Criticism on Pelé’s role in the fight against racism is frequent. Even former players and teammates in the national team, like Paulo Cesar Caju, charge “the King” with some guilt for racism in football.
There is some truth to the criticism, since, undoubtedly, Pele has given unfortunate statements (like, for example, when he wrongly criticized the impeccable acts of Daniel Alves and Aranha against racist acts suffered by them) and has never actively participated in antiracism movements and with those defenders of black people’s rights in Brazil and all over the world; he has never behaved like other sports legend from his time, American boxer, Muhammad Ali. Even if it would be anachronistic to attack “The King” for that omission during his career (after all, there was not in that time a strong and combative anti racism sentiment among Brazilian celebrities), there are strong arguments to criticize Edson Arantes do Nascimento’s stance, from his retirement to today, for not following society’s evolution on that subject.
However, although ideal and worthy of praise, it is essential to say that Pelé (or any other person) had no obligation of getting personally involved in militancy of any kind. Nonetheless, even not participating in “black activism”, Pelé, specially during his reign as football’s superstar (1958-1977), was important in the fight against racism. For that, it was only needed the blackness of the most popular sport’s greatest player and worldwide idol in extreme racist time. In that position, he shattered almost unbroken barriers, like being treated as royalty and living legend in Europe, and being the first black man on the cover of “Life Magazine” (from a country, United States, where segregation laws were still common. Furthermore, Pele was an inspiration for many by not being ashamed of his skin color; that was the opinion of his time and of the legendary journalist Mário Filho (author of the classic book “O negro no futebol brasileiro” – “The black man in Brazilian football), as explained by Brazilian historians Francisco Carlos Teixeira da Silva and Ricardo Pinto in the book “Futebol e Política – Memória Social dos Esportes” ( “Football and Politics – Social memory of sports – free translation):
According to Mário Filho, the recrudescence of racism in result of Brazil’s defeat in the 1950 Final would only be defeated with the winning Brazilian team in the 1958 World Cup. That overcoming would pass through the magical feet of a mulatto and a black man, respectively, Garrincha and Pelé. Actually, it was up to Pele to change the status of the black player. Differently from the great black players from the past, Pele was not ashamed of his skin color, he was proud of being black. He liked being called “the Negro”, “The black man”. That behavior from the best Brazilian player was an example for the other players who still felt inferior because of their skin color. Because of that, the journalist concludes: “Someone like Pele was missing to complete the work of Princess Isabel (note: she signed the law the emancipated slaves in Brazil). The black man was free, but felt the curse of color. The slavery of color”.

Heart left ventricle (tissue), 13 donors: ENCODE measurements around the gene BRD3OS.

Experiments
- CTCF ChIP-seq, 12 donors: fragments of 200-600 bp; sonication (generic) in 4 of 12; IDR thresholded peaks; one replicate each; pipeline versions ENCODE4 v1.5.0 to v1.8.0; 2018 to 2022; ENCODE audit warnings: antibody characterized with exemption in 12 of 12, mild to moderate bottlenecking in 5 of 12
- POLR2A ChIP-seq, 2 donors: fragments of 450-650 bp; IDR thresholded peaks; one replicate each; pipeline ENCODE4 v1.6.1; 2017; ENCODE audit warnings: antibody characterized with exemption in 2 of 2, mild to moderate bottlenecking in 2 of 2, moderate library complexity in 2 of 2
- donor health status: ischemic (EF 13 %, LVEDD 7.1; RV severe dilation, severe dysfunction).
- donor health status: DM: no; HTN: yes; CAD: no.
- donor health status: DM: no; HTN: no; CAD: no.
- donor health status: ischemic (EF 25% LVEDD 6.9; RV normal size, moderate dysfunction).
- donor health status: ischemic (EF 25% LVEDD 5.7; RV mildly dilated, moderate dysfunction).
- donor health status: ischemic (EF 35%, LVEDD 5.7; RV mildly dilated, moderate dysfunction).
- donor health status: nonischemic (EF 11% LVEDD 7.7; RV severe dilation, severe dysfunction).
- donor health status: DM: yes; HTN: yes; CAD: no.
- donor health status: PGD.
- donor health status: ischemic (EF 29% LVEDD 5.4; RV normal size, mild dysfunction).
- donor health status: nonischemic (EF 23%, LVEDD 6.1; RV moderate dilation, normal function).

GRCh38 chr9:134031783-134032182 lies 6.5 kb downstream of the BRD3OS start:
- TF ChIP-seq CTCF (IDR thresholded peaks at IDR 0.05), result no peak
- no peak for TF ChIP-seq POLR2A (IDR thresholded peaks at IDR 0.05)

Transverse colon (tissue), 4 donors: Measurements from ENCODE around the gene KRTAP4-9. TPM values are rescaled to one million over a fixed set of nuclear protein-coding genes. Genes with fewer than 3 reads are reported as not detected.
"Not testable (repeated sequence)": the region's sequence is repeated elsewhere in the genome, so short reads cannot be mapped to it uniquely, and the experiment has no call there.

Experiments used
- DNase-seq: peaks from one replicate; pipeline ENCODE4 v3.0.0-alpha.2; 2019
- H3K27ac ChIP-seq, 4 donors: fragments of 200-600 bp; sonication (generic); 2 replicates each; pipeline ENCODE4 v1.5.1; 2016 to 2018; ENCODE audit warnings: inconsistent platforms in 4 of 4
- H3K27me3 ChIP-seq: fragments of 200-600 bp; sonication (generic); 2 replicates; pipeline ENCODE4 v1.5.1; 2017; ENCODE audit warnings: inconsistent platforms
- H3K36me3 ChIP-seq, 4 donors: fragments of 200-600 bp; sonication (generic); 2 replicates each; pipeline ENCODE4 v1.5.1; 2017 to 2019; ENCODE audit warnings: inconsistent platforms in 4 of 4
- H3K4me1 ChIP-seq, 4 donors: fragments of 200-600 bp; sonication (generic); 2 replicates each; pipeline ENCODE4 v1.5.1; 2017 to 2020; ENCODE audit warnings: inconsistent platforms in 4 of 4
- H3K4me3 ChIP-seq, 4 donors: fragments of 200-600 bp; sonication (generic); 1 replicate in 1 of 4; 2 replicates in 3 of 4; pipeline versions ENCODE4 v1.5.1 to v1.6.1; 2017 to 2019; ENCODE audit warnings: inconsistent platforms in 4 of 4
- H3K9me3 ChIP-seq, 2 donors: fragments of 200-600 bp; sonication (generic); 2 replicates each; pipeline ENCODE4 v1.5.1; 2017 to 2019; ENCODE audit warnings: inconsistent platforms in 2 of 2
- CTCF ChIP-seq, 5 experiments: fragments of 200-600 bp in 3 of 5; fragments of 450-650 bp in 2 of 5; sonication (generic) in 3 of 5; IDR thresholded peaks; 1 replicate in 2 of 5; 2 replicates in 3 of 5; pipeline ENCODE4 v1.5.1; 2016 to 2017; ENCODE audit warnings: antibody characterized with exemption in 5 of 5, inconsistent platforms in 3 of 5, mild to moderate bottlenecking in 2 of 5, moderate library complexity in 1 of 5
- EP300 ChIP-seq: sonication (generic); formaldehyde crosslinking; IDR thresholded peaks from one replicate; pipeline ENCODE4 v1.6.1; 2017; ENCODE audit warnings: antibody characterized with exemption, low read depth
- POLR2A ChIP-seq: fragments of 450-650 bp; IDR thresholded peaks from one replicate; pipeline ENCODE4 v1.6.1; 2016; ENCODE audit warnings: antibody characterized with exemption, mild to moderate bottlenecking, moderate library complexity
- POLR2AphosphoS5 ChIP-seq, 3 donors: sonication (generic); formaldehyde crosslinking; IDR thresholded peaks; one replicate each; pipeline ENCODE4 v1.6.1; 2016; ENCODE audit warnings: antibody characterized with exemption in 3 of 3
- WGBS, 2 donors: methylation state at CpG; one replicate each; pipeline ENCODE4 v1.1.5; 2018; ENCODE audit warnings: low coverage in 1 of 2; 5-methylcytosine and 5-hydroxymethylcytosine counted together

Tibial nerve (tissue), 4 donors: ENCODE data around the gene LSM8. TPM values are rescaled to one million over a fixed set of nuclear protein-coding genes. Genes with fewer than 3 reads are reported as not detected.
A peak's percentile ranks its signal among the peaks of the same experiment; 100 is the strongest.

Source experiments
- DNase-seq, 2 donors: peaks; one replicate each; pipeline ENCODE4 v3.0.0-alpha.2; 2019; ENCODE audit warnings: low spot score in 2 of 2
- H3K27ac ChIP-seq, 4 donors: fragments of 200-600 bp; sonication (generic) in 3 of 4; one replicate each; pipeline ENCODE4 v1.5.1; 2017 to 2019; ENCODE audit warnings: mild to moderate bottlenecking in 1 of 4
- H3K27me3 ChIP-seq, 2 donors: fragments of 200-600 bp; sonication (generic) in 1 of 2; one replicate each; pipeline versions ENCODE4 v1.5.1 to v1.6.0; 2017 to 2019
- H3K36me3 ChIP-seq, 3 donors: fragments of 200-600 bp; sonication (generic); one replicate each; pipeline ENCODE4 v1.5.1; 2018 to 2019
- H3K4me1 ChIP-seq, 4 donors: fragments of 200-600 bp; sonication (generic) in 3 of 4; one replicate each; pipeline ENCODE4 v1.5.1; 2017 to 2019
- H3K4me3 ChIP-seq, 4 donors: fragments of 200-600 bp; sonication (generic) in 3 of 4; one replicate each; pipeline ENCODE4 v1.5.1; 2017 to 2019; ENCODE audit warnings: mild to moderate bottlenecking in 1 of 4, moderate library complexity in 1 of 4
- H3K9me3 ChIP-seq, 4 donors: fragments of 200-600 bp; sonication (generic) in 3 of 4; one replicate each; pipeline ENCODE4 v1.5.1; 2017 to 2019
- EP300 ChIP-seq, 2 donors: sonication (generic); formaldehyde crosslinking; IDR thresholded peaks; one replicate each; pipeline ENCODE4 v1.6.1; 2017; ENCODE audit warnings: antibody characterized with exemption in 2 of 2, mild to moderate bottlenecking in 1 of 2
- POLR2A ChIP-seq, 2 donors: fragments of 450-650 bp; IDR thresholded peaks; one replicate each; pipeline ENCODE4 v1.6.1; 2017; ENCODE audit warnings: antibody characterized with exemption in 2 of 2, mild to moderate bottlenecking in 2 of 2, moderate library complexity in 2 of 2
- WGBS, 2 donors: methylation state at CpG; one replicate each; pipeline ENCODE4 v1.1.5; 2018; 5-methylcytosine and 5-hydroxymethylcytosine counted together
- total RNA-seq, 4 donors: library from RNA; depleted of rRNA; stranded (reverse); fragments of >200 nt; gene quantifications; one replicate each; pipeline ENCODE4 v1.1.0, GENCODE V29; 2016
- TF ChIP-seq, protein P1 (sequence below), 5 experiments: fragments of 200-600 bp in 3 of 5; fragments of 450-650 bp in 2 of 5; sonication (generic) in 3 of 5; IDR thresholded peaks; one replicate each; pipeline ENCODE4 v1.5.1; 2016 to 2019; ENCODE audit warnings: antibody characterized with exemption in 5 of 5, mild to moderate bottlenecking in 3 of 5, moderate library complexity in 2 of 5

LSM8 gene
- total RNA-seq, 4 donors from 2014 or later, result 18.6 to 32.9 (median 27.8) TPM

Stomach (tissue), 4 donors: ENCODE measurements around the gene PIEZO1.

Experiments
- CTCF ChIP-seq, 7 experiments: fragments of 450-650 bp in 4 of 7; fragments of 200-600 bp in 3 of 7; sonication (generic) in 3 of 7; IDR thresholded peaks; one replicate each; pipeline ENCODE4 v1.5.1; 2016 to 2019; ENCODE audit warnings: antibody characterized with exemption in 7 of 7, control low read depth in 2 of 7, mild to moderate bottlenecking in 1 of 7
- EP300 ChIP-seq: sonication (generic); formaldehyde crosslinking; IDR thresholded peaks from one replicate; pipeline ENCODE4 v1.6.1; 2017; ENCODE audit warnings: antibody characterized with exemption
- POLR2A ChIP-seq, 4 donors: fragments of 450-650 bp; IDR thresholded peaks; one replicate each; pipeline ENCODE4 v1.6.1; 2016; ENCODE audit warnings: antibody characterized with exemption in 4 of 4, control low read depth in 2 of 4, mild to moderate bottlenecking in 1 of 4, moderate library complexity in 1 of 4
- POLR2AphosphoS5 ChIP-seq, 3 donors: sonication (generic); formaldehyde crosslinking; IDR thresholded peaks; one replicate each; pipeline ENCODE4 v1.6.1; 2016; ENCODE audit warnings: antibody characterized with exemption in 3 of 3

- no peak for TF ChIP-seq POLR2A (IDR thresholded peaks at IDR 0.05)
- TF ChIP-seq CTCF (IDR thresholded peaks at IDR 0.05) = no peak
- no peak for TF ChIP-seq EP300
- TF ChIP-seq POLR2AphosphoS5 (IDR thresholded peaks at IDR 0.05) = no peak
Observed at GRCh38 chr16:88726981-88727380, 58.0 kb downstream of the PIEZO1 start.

That is why, in opposite to what people like Caju says, Pelé, even passively, was essential in the fight against racism in Brazil and the world. That was done without violence, without incendiary speeches*; it was enough being black, it was enough being Pelé, like the great Mario Filho taught us (free translation):
The black players in football really tried, as they rose, to be less black, They had their hair straightened, did plastic surgeries, escaping their color
There lies Pele’s important role, the Kind of Football, who is proud to be black. Not to confront anyone, but to exalt his mother, father, grandfather, uncle, the poor family of black people who prepared him for glory.
No black man in the world has contributed more (note: it was written in the early 60’s) to sweep racial barriers than Pele. Whoever applauds him, applauds a black man. That’s why Pele never had his hair straightened: he is black like his father, like his mother, like his grandmother, like his uncle, like his brother. To exalt them, he exalts the black man.
That’s why he is more than a black man: he is the “Black man”. The others black players recognize him: for them, Pele is just “the Negro”.
*Indispensable to say that I don’t undervalue the imense value of passionate speeches and direct and express fights against racism. They were and still are essential…